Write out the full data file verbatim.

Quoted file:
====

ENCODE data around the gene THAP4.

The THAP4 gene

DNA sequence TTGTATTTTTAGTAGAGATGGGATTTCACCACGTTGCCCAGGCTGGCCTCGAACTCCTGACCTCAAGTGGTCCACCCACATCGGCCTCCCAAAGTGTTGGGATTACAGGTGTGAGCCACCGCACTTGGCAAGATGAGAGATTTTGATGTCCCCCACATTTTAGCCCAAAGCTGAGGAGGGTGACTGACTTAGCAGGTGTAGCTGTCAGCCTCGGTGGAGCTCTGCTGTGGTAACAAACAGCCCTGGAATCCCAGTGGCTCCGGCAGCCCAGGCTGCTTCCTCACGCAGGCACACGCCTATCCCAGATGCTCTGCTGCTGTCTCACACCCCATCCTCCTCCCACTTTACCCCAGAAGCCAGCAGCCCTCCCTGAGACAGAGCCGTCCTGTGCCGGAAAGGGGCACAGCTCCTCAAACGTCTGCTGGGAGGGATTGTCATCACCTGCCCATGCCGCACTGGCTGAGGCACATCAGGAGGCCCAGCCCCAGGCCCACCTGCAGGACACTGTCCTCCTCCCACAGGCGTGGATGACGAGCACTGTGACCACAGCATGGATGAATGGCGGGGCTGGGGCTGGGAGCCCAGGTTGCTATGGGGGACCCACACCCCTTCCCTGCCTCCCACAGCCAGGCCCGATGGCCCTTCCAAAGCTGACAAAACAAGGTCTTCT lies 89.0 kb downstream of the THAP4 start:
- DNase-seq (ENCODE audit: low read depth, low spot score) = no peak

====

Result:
ENCODE data around the gene THAP4.

The THAP4 gene

DNA sequence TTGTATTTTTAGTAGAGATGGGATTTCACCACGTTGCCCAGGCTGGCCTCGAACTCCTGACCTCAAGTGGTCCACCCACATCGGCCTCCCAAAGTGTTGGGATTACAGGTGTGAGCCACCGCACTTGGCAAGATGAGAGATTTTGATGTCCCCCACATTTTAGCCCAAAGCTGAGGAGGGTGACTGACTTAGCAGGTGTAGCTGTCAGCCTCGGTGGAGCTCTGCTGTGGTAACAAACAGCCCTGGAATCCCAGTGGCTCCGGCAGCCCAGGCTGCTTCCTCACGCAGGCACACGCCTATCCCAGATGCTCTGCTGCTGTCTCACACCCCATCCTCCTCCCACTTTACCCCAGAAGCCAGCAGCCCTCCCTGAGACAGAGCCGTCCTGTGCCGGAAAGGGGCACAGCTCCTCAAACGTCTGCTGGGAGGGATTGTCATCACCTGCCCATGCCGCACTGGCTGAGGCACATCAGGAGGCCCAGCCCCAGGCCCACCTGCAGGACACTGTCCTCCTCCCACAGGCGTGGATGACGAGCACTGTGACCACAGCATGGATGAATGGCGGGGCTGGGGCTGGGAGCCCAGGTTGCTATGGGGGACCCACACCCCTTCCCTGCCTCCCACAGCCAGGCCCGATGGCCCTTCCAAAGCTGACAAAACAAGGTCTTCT lies 89.0 kb downstream of the THAP4 start:
- DNase-seq (ENCODE audit: low read depth, low spot score) = no peak